As Fall sneaks up on us, and hopefully some cooler weather, our thoughts often turn more inward. A collect I love reads as follows:
“Grant us, Lord, not to be anxious about earthly things, but to love things heavenly; and even now, while we are placed among things that are passing away, to hold fast to those that shall endure…”
This sums it up for me. As we look around and the natural world begins to dry up and fade, birds begin to flock and migrate and mums start to show up in our neighbors’ yards, we can get a bit anxious. And certainly this year, amid the presidential race and its politics, terrorist attacks here in New York and New Jersey, shootings by and of police, the refugee crisis in Europe and continuing war in the Middle East, it is even more so.
Psalm 137:4 says “How can we sing the Lord’s song in a foreign land?” (NIV) or as “The Message” interprets the phrase, “Oh, how could we ever sing God’s song in this wasteland?” This stanza from the Psalms comes to my mind so often as we try to understand our own lives and our world.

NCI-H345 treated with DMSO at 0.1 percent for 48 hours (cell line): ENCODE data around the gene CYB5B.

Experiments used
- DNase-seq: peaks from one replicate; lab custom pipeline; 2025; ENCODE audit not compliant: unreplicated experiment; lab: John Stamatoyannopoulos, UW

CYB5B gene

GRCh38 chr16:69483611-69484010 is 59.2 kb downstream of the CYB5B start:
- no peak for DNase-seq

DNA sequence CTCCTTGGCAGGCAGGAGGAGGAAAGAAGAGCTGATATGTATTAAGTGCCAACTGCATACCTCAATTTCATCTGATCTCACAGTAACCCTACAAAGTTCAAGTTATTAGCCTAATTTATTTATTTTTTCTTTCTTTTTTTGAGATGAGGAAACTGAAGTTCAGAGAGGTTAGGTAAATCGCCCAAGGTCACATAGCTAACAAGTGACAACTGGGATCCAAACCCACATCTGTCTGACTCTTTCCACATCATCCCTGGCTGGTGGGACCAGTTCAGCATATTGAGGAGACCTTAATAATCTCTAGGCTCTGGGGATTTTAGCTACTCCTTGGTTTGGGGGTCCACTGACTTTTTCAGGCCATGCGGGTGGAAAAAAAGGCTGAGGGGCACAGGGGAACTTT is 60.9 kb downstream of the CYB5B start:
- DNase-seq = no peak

It comes to my mind when a faithful person shares their struggles with me and wonders how they can ever feel joy in the face of the turmoil in their lives and in the world. It can sometimes feel that we are being overwhelmed by the news of the world, the news in our families, and the questions in our hearts and minds. It can be hard to know how to be happy in the face of “all that is going on right now”.
The Hebrew people struggled with this as they had been carried away to Babylon and wondered how, in the face of their trauma and displacement, they could still be faithful to their God. They figured out a way-and that is what we are called to do also. I would like to say that the “joy” we feel as Christians is not dependent on present circumstances and is very different than “happiness”. Joy is the acknowledgment of God’s love and care even and especially in the face of hard times. Joy is the deep sense that whatever comes your way, Jesus is with you and will walk by your side. Joy is what the abiding presence of Jesus brings to our lives. The next phone call or news cast can’t change that; and the tenor or outcome of the presidential election can’t change that, either.
This is the knowledge that can lead us to joy in the midst of anxiety, fear and confusion. This is the gift that we are given in Jesus Christ, with us, here and now, active in our world, here and now. We may not understand the how or the why—but don’t doubt the truth of God’s love. Joy can be found in the presence of the Lord, here and now.
John (NIV): Peace I leave with you; my peace I give you. I do not give to you as the world gives. Do not let your hearts be troubled and do not be afraid.